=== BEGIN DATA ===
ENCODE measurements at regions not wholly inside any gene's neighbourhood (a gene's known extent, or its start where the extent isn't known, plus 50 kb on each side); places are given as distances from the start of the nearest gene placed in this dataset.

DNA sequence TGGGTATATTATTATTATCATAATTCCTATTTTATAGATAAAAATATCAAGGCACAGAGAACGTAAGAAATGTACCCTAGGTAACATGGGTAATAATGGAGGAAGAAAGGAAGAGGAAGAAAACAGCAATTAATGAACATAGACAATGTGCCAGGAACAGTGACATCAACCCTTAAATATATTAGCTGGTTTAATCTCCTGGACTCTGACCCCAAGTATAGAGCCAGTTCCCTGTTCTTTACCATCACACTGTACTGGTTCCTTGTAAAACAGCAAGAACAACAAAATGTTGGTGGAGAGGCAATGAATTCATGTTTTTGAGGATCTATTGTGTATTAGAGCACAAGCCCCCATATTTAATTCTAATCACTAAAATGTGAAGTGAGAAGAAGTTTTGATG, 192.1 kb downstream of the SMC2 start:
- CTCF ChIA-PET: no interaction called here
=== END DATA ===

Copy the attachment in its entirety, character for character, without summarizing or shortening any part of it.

ENCODE measurements at regions not wholly inside any gene's neighbourhood (a gene's known extent, or its start where the extent isn't known, plus 50 kb on each side); places are given as distances from the start of the nearest gene placed in this dataset.

DNA sequence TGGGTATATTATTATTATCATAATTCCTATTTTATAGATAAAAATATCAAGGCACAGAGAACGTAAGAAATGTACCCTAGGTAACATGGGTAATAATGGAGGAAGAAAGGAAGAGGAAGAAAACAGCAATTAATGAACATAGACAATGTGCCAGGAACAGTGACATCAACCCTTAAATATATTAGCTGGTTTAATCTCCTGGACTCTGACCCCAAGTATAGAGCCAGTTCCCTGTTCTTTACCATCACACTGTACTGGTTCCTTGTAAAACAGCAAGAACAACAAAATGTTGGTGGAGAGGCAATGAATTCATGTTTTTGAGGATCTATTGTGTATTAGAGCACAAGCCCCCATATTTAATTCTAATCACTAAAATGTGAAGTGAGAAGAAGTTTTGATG, 192.1 kb downstream of the SMC2 start:
- CTCF ChIA-PET: no interaction called here